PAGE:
General Motors was the undisputed U.S. market leader as the 1957 model year got underway. In spite of a dominant 52% market share, GM wasn’t content to rest on its laurels and rolled-out a dizzying array of models on redesigned platforms (new B- and C-bodies), extensive facelifts for the A-bodies and even promising new technology like fuel injection on select models. So GM entered the new model year with guns blazing–let’s take a look at all the highlights as detailed in Motor Trend’s 1957 New Car Show issue.
1957 would turn out to be a rough year for Buick, as sales dipped 29% compared to 1956 (and were off a whopping 45% from 1955 when Buick ranked 3rd in the industry). Not that there was anything particularly wrong with the new products–they were longer, lower and wider in keeping with the tastes of the times. But for image-conscious buyers seeking the latest and greatest, other brands were quite tempting: Chrysler Corporation was fielding a range of cars that screamed “Suddenly it’s 1960!” while the all-new Buicks looked more like “the Second Half of 1956.”
Ah, the infamous GM X-frame! The U.S. car makers really were fixated on style for 1957, and General Motor’s new chassis layout allowed lower floors and a commensurately lower roofline to deliver sleeker new looks. The fact that there were no longer any side frame rails to help protect passengers in a side impact collision didn’t seem to matter, though even Motor Trend pointed out the safety weakness of the new design.
In most other ways, however, the new Cadillacs continued the brand’s tradition of tip-top luxury. Plus Cadillac introduced the all-new ultra-luxury Eldorado Brougham. This was the most expensive American car on the market, selling for $13,074 ($111,965 in today’s dollars), which was an incredibly large price tag at the time (for comparison, the exotic Mercedes-Benz gull-wing 300SL retailed for $7,463–$63,913 adjusted). However, as a halo car for the brand that most Americans would have considered to be the best in the world, the price tag made sense, and the car itself made for an interesting flagship. Loaded with every conceivable comfort and luxury feature, like a pioneering version of “memory” seat adjusters and an air suspension system, the Eldorado Brougham was the dream car champion for 1957.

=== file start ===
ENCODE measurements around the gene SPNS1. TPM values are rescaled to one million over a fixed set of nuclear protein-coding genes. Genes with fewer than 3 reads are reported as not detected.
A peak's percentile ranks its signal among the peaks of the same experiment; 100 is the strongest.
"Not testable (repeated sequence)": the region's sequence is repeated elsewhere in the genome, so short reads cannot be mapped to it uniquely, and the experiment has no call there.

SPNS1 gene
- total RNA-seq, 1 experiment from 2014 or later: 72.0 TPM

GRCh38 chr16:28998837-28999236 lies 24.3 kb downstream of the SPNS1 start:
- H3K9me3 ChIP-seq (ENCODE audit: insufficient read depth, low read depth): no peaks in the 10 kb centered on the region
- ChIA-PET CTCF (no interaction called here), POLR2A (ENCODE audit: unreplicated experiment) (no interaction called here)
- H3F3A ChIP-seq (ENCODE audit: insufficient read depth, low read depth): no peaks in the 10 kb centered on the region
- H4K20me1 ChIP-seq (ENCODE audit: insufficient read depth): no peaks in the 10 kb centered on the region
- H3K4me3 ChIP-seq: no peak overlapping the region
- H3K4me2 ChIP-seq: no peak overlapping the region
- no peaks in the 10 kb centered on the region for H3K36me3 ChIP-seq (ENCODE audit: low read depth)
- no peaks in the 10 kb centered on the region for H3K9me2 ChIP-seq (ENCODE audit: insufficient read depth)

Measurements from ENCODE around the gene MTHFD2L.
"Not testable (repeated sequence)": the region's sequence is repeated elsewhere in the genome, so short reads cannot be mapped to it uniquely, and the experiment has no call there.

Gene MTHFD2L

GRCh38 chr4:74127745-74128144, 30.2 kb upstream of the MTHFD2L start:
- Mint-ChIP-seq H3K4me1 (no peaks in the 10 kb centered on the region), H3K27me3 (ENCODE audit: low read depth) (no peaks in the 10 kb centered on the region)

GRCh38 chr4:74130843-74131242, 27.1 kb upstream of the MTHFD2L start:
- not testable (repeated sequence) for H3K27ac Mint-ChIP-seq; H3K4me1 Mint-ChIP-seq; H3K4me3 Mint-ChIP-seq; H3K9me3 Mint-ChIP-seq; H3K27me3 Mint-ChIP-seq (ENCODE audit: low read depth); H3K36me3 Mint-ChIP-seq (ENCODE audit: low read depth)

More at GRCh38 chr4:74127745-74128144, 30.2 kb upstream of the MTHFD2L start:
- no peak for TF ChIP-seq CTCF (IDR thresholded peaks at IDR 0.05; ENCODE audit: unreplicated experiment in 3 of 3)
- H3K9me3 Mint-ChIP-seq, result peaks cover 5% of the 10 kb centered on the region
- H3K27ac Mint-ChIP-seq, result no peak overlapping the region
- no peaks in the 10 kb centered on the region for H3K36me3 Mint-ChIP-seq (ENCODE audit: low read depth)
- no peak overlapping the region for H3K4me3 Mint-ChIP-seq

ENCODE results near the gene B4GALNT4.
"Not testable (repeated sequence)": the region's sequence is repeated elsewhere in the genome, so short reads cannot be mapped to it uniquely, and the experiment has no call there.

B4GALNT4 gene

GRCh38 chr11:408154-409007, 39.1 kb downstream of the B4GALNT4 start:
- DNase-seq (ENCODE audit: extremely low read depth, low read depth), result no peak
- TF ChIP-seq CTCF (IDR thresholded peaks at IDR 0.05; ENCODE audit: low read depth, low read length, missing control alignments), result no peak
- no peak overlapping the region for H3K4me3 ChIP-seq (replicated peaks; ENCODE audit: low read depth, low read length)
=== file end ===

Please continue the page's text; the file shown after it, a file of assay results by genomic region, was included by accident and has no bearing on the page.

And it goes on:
Popular culture praises the 1957 Chevrolets as an icon of Fifties style. All the clichés are present and accounted for: pointy fins, gaping grill, sweeping chrome trim. For me, however, the looks are lacking compared to the more cleanly styled 1955 and 1956 models. The market conceivably agreed with my assessment, as Ford overtook Chevrolet for the #1 position in the U.S. market for the first time since the 1930s. Not that Chevrolet sales weren’t strong–they declined the least of all GM divisions, dropping just 4% compared to 1956. The division still sold an impressive 1,507,904 cars and commanded a 24% share of all U.S. car sales.
America’s only sports car continued its momentum for 1957. Power upgrades, including optional fuel injection, burnished the Corvette’s performance credentials, while paint and trim were further enhanced to offer more 1950’s glamour. Sales climbed 80% compared to 1956, and ensured that GM’s fiberglass 2-seater would remain in the line-up.
Oldsmobile once again offered a balanced blend of fresh but conservative styling, crisp handling (by the domestic standards of the time) and copious power. No question the ’57’s were nice middle-of-road cars for the center of GM’s brand line-up, but unfortunately Oldsmobile took a 20% nosedive in sales compared to the year prior.
1957 was the year that Pontiac’s new General Manager, Bunkie Knudsen, was able to start making his mark as he worked to revamp the dowdy division. Gone were the dated “Silver Streaks”–chrome strips that had adorned the hoods of Pontiacs since the 1930s–which Knudsen likened to “old man’s suspenders.” Newly available under the de-chromed hoods were impressive high performance engines: Tri-Power (three 2-barrel carburetors) and Fuel Injection. It was the dawn of the Pontiac performance era, which would soon position the brand as the “hot” car to have for “with it” buyers.
Despite all GM’s investment in design and engineering for 1957, the company lost market share, dropping 8 percentage points to 44% of the U.S. market. It wasn’t that The General’s efforts weren’t impressive. Rather, it was the ferocious competition that successfully stole share with their own exciting new offerings, as we will see in the next few days.